A spokesperson for the DCLG has acknowledged that receipts would not be enough to deliver replacement homes in some areas but said that the one-for-one target was a national one.  Freedom of Information requests need to be submitted to find out the DCLGs region by region and authority by authority calculations of replacement rates and the debt dynamics of Housing Revenue Accounts.

But it gets much worse, as a deal with housing authorities saw them agree to take on £21.5 billion of housing debt, but in return the Treasury would not take a share of housing revenue accounts.  This deal however will breakdown if any of its variables are changed, and the assumption was that local authority receipts from right to but would be used to improve the existing stock and subsidies on right to buy would be at their previous levels.  These issues have caused squeels of protest from bodies such as the Institute of Housing and The Association of Retained Council Housing.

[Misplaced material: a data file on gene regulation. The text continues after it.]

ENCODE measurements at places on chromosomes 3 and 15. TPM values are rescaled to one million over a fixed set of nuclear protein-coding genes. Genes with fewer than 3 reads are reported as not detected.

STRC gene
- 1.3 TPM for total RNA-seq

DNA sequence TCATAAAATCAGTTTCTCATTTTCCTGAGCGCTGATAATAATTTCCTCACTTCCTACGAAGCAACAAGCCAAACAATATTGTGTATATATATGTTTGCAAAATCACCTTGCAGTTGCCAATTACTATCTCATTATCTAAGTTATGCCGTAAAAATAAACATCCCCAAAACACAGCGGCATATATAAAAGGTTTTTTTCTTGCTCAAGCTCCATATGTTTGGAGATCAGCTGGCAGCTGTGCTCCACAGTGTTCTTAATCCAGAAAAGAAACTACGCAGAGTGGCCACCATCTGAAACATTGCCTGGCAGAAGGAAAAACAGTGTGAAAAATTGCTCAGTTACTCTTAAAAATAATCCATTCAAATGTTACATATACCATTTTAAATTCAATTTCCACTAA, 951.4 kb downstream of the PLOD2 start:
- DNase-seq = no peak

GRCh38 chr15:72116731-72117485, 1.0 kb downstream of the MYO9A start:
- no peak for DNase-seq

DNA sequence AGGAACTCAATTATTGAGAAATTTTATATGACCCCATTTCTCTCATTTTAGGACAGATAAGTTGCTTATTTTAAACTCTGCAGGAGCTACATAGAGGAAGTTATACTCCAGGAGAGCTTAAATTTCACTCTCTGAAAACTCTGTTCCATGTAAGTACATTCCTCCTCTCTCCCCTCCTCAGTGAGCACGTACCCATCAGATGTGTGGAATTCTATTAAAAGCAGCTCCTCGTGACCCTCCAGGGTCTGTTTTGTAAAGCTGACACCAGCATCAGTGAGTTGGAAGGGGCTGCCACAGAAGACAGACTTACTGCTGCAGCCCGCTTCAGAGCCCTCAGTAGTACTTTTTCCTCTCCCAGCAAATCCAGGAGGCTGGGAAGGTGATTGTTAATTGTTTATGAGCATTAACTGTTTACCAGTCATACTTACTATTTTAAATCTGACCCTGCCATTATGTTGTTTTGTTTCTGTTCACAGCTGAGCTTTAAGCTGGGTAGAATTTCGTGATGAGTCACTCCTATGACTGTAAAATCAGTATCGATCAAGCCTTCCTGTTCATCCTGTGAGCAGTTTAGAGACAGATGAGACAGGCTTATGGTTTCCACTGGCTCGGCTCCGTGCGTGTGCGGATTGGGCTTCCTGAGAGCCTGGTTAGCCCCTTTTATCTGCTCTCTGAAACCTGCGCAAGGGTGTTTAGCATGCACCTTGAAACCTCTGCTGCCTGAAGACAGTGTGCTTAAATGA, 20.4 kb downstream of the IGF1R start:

“Stock retaining authorities agreed to take on billions of pounds of debt collectively in exchange for local control of local resources. We have spent months consulting our communities, putting business plans in place and balancing the books based on debt and RTB levels. With just five months to go, that is now thrown up in the air.”

John Bibby, director of housing and community services at Lincoln City Council.

After allowing for current discounts and pooling of capital receipts the City Council received only £16,800 from the recent sale of a three bedroomed council house. “I would question how my council could build a new three bedroom house for £16,800 to replace the one sold under the RTB.

What is worse is that houses demolished before 2017 wont be included in the debt settlement.  This has prompted Nottingham and Birmingham councils to plan to demolish 2,100 council homes between them . ‘we propose to build less homes than we demolish‘ says Nick Murphy, chief executive of Nottingham City Homes.

Letter from TCPA, Shelter etc. on #NPPF -We need more houses, but not at the expense of the environment

Telegraph – a spot on letter